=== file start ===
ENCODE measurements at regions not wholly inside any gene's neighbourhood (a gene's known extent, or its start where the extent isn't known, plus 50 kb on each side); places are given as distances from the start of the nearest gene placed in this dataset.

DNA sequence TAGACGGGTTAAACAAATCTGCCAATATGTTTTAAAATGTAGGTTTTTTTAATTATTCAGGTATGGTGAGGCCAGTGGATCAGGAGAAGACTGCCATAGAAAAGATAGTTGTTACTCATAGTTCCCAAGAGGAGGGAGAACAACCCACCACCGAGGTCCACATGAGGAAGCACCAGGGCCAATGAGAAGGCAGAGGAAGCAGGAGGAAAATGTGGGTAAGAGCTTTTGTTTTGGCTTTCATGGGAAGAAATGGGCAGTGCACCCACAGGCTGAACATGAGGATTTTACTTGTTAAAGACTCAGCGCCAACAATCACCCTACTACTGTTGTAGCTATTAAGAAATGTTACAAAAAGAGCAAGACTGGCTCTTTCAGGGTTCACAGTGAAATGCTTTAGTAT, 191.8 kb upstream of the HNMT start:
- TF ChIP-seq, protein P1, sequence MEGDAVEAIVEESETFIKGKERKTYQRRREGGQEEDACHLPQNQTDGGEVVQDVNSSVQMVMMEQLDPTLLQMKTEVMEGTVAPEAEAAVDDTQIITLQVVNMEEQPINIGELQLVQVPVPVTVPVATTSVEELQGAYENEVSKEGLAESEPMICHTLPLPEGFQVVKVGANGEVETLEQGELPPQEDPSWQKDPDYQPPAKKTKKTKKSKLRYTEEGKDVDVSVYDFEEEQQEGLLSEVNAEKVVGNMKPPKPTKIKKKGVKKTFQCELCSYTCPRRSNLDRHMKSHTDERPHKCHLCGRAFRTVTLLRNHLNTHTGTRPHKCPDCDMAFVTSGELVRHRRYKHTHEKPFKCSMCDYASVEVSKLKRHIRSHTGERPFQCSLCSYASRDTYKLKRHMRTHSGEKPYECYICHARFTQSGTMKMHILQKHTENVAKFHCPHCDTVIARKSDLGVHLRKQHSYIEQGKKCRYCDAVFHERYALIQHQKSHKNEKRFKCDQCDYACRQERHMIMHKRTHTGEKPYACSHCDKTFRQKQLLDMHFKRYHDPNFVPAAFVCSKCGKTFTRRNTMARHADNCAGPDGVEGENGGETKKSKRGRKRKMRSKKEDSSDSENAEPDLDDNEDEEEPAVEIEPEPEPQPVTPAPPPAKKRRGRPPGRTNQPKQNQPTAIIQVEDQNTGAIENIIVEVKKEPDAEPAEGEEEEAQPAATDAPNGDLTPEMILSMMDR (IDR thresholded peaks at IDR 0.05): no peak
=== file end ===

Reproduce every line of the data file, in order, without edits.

ENCODE measurements at regions not wholly inside any gene's neighbourhood (a gene's known extent, or its start where the extent isn't known, plus 50 kb on each side); places are given as distances from the start of the nearest gene placed in this dataset.

DNA sequence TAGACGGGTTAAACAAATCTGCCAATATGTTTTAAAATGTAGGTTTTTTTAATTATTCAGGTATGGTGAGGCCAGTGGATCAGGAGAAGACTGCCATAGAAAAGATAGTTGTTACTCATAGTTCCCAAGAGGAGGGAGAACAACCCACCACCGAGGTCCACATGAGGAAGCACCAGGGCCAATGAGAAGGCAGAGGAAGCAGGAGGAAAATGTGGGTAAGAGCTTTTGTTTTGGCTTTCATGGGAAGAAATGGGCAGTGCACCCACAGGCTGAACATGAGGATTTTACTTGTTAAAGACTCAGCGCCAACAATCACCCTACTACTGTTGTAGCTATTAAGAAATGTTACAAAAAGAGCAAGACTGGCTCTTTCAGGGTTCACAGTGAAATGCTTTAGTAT, 191.8 kb upstream of the HNMT start:
- TF ChIP-seq, protein P1, sequence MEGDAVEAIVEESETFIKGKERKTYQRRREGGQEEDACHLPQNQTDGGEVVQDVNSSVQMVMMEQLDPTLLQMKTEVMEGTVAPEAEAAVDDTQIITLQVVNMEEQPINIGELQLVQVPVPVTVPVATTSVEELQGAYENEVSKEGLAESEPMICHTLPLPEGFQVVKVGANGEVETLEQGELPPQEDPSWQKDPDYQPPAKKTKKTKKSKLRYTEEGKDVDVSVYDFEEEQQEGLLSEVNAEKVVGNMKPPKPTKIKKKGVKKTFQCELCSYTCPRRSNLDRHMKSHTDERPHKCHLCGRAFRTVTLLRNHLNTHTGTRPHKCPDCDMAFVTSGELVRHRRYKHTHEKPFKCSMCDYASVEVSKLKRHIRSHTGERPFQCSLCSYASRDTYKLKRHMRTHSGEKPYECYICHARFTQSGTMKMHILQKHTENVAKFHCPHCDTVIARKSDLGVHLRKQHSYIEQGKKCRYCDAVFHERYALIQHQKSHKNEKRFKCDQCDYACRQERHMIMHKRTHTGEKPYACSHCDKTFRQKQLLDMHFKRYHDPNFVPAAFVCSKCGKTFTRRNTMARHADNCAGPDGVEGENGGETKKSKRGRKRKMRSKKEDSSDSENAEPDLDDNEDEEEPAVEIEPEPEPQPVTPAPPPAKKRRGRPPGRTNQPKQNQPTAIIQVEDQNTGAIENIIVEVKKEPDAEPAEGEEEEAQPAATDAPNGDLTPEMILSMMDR (IDR thresholded peaks at IDR 0.05): no peak